The Seton Keough High School came into existence in September, 1988, with the merger of Seton High School and Archbishop Keough High School.

Seton Keough is named in honor of Saint Elizabeth Ann Seton and Francis Patrick Keough, who was the Archbishop of Baltimore from 1947 to 1961.

Seton Keough builds on a tradition of Catholic education for young women in Baltimore. In 1865, the Daughters of Charity opened St. Joseph School of Industry at Carey and Lexington Streets. This first school trained needy girls between the ages of 12 and 21; they learned such trades as dressmaking, sewing, tailoring, stenography, and typing. In addition, they studied religion, composition, history, mathematics, and reading.

Saint Joseph School of Industry moved to a new location, at 28th and Charles Streets, in 1907. When it became apparent the Diocese needed a central high school , Archbishop Curley asked the Daughters of Charity to expand the school. In 1926, the name of the school was changed to Seton High School, and the curriculum changed to emphasize a strong academic and business program. The school flourished.

As enrollment at all Catholic high schools increased, by the mid-sixties it became evident a new school was needed on the southwest side of the city. The School Sisters of Notre Dame responded to this need, and in 1965, Sr. Mary Virginia Connolly became the founding principal of Archbishop Keough High School. The school was built on 30 acres of land on Caton Avenue, and was structured as an Archdiocesan High School . Archbishop Keough High added one grade a year; the first commencement took place in June, 1969. The school flourished; in 1987, it was named an exemplary school by the U.S. Department of Education.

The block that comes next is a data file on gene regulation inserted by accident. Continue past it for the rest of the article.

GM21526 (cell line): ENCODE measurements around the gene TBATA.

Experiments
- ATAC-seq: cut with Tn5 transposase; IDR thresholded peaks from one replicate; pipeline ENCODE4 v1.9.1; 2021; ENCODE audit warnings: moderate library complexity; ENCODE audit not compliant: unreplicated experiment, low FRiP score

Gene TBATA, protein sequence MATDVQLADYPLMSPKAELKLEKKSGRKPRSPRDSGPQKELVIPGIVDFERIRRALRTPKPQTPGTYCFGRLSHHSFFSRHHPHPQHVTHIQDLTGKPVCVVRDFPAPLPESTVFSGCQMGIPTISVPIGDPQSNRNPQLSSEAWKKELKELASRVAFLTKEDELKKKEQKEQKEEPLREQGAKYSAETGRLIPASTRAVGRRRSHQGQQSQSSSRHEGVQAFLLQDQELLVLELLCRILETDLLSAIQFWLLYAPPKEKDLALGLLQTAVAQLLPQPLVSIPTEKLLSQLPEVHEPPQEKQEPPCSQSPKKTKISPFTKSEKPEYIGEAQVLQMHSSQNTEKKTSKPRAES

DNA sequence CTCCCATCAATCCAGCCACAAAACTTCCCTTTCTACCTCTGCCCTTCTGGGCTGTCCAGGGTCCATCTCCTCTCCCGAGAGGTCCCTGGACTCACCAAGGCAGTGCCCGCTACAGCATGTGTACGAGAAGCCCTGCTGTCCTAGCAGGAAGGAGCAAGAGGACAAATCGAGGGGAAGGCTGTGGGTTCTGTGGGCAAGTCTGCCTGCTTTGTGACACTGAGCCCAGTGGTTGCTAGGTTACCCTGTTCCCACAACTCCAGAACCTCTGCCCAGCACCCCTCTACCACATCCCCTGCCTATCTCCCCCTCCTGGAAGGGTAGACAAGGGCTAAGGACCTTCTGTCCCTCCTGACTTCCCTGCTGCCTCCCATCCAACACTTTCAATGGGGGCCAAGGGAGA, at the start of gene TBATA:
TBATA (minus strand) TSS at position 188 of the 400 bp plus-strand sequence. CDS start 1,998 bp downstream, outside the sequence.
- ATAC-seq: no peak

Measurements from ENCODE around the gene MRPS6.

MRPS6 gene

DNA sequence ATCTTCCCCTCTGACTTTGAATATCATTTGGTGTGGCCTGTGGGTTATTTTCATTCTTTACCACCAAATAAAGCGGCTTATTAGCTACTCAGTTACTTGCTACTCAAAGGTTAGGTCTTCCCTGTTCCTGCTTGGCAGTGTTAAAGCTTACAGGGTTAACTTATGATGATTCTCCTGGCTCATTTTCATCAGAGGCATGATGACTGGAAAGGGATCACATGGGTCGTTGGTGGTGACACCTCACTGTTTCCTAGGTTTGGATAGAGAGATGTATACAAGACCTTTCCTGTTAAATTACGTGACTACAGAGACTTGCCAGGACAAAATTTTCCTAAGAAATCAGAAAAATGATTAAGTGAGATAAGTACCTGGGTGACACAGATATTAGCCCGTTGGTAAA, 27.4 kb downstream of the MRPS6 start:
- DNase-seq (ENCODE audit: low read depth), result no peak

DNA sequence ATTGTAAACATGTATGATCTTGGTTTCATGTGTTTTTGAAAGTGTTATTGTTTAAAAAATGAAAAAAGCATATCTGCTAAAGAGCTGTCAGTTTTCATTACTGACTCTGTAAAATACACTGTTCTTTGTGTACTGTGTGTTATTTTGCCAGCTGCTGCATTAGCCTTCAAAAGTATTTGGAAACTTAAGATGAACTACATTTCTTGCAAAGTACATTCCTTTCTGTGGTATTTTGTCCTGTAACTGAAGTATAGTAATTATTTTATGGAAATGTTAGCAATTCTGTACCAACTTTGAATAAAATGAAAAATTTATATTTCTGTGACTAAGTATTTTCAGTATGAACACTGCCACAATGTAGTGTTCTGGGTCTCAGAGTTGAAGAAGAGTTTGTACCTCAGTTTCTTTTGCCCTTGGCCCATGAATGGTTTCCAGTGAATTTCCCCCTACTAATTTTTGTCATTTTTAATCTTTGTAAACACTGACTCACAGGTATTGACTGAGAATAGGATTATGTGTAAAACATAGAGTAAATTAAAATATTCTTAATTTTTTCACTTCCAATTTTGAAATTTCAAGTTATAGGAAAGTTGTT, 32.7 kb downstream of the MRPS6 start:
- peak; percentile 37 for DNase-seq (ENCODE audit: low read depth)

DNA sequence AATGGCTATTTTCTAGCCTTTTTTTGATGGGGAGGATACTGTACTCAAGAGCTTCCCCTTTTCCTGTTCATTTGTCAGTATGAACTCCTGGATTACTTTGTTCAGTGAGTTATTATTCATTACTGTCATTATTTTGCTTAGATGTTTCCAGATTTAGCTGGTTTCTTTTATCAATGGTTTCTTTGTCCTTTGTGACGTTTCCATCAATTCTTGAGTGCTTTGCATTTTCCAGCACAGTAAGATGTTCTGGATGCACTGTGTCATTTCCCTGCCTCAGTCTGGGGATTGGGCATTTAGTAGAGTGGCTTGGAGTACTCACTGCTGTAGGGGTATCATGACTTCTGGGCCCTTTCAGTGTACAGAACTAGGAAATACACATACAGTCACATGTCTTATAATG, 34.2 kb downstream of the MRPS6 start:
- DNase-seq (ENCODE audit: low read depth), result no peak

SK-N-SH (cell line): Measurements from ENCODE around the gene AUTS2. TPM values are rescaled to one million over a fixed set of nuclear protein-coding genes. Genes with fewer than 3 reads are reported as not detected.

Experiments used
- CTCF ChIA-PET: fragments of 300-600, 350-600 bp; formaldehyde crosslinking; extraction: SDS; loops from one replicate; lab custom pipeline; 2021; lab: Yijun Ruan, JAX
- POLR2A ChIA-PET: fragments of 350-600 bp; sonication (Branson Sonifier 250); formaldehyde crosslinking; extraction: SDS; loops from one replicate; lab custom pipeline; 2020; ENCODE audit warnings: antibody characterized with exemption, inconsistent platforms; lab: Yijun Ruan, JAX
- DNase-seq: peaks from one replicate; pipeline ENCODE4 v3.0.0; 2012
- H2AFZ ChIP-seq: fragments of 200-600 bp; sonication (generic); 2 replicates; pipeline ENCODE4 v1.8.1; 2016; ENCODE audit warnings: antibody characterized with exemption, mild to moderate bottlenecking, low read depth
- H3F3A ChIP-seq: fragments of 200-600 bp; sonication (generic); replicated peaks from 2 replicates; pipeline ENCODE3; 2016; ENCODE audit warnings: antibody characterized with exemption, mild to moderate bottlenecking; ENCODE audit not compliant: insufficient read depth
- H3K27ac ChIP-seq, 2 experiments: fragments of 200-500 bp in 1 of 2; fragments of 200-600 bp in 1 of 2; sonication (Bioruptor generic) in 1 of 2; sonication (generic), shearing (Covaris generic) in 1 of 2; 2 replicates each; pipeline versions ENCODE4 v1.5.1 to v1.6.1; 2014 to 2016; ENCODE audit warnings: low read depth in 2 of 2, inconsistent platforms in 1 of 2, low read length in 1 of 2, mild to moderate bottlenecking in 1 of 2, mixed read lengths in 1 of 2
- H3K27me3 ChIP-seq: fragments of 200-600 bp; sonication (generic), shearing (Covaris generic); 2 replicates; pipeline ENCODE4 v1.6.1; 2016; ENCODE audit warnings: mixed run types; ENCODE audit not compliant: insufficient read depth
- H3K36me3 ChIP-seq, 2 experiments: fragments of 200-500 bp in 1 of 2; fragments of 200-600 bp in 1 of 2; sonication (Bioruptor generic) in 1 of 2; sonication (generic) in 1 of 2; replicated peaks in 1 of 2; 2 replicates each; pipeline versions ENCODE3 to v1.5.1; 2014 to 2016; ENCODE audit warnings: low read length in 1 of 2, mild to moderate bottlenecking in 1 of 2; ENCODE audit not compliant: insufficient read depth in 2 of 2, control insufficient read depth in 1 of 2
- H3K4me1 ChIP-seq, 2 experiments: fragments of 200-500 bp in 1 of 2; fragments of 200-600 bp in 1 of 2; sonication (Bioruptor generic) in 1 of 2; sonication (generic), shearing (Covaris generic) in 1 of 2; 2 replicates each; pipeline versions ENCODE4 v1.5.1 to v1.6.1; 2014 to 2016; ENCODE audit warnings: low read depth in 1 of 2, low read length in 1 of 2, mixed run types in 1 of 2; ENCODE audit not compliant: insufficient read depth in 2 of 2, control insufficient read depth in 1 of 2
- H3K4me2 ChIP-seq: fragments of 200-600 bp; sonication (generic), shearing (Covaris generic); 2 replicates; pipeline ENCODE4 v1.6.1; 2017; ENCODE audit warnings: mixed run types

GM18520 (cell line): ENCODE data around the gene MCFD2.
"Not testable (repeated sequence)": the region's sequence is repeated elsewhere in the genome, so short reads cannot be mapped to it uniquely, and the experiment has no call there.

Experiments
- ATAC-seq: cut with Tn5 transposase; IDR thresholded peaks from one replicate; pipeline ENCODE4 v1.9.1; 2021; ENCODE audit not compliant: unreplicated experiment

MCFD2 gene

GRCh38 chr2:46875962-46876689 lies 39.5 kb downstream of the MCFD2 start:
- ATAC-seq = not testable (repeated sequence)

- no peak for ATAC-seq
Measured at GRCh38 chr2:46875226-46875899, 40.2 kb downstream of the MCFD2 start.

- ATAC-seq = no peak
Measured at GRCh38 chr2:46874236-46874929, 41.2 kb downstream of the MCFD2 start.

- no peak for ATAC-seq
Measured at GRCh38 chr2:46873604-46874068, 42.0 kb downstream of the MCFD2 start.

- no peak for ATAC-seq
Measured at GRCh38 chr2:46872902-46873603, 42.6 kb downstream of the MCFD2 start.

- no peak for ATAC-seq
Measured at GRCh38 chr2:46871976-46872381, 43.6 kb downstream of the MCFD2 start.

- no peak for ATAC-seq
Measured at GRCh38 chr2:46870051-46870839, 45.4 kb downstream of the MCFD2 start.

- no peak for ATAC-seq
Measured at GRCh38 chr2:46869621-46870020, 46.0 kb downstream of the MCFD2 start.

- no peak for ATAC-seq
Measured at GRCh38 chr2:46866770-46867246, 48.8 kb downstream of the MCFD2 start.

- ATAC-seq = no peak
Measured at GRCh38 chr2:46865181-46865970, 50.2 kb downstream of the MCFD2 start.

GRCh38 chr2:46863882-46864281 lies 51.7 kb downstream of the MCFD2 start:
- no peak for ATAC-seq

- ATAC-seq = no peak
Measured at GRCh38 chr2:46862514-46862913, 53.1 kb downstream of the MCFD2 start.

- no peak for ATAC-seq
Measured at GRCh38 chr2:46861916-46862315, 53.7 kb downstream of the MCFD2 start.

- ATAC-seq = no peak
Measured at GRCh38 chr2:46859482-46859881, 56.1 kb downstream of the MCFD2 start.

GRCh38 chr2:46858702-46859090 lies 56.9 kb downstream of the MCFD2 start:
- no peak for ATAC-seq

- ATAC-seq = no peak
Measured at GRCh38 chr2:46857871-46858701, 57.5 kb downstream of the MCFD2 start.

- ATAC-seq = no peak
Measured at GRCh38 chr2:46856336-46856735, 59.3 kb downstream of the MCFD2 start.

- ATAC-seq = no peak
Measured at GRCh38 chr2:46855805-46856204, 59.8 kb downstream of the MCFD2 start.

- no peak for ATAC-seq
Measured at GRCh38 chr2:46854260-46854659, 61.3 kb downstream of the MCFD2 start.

Although both Seton and Archbishop Keough had enrollments exceeding 1100 in the mid-sixties, by the mid-eighties enrollment patterns had changed. In the summer of 1987, the boards of Archbishop Keough and Seton began to meet to explore the possibility of a merger. The need for a strong new school which combined the best of both schools--facilities, faculties, students, and equipment--to assure the future of Catholic secondary education for women in the Archdiocese of Baltimore became apparent. On June 15, 1988, after a year of joint planning, Seton High School moved out of its location on North Charles Street and into the Caton Avenue building with Archbishop Keough High School. The names of both schools changed to form The Seton Keough High School. The colors of both schools changed to green and gray: gray for the shared color, and green as a sign of hope for the future. The curriculum includes a dynamic college-preparatory curriculum in all academic subjects as well as the fine and performing arts, on levels including Advanced Placement, and Honors, and the Marillac Program for students with special needs.

Saint Elizabeth Ann Seton (1774-1821)
Saint Elizabeth Ann Seton (1774-1821)

Seton Keough builds on a tradition of Catholic education for young women in Baltimore.